UW News

March 14, 2007

UW students to spend Alternative Spring Break working in schools around Washington state

Departure set for Friday, March 16, 3 p.m., Johnson Circle (south of Gerberding Hall), UW Seattle campus.

Teaching middle-school children during Alternative Spring Break changed Nimisha Ghosh Roy’s life. She realized she wants to be a teacher, that she wants to teach physics and Earth science to middle school kids.

Friday afternoon, Ghosh Roy will leave on her fourth Alternative Spring Break. She and 54 other UW students will work for a week in rural and tribal classrooms around the state. Depending on assignment, they’ll be going to Brewster, Bridgeport, Curlew, Forks, Harrah, La Push, Neah Bay, Omak, Tonasket or Toppenish.

This year’s projects include:

  • Literary arts: Poems written, illustrated and collected into a book.
  • Environmental education: Hands-on environmental education at the Quileute Tribal School.
  • Earth and space exploration: A pilot project focusing on science, art and literacy.

The same week, 80 other UW students will participate in a similar program, Healthcare Alternative Spring Break.

For Ghosh Roy, 22, this year’s Alternative Spring Break will be her second week in Brewster. She spent days before departure gathering supplies — bags of flour, bottles of vinegar, art materials — for the new unit on Earth and space exploration. Ghosh Roy created the unit, which will include hands-on projects such as mock volcanoes.

Asked what she’s noticed since her initial trip as a UW freshman, Ghosh Roy said, “The disparities in education across the state,” that some kids get far better education than others.

James Thornton, 20, sees Alternative Spring Break a chance to give back. As a team leader, Thornton will return for a second year to Bridgeport, where he’ll work on language skills with third- and fifth-graders at Bridgeport Elementary School. “Alternative Spring Break is a really great opportunity to help,” he said. “A lot of the children are from migrant or immigrant families, and can benefit from our literacy project.” Thornton himself is a third-year UW student majoring in sociology and biology.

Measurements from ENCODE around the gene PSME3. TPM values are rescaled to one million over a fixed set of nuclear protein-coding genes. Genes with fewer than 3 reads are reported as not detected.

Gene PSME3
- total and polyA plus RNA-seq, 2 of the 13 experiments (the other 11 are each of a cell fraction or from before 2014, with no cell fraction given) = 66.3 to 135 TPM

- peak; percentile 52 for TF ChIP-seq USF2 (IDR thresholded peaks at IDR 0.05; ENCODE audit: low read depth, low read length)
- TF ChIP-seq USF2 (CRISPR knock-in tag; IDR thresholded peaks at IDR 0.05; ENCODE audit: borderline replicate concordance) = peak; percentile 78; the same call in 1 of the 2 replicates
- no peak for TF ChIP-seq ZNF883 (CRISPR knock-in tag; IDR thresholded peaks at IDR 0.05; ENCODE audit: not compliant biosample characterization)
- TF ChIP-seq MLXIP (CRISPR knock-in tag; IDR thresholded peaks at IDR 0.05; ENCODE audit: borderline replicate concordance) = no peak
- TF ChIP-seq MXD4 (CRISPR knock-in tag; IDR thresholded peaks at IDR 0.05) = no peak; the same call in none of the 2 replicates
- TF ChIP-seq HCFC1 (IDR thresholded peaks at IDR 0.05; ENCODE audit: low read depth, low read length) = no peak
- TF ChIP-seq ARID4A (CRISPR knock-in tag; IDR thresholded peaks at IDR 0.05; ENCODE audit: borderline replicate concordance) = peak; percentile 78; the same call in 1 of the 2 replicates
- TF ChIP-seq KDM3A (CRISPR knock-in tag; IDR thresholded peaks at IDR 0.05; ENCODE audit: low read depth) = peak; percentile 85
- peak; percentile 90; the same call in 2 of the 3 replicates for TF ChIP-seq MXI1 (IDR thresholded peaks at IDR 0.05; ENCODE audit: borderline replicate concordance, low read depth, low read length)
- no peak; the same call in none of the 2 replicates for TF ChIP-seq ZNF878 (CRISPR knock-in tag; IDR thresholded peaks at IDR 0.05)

Total cost for the UW Alternate Spring Break is about $38,000, covered by The Pipeline Project and Undergraduate Academic Affairs as well as Enterprise Rent-a-Car and student fundraising.

Based in Mary Gates Hall, Pipeline links undergraduates with educational and service opportunities, including Alternative Spring Break, which was born about seven years ago. In 2006, 55 students worked with more than 8,000 elementary, middle and high school students, according to Pipeline Project Executive Director Christine Stickler. “Students from the rural and tribal schools delight in meeting new friends from the UW who bring stories and life experiences.” In turn, she added, UW students experience the rich cultural background of the communities they visit.


For more information, contact Christine Stickler, director of the UW Pipeline Project at castick@u.washington.edu or (206) 616-9564. Also, see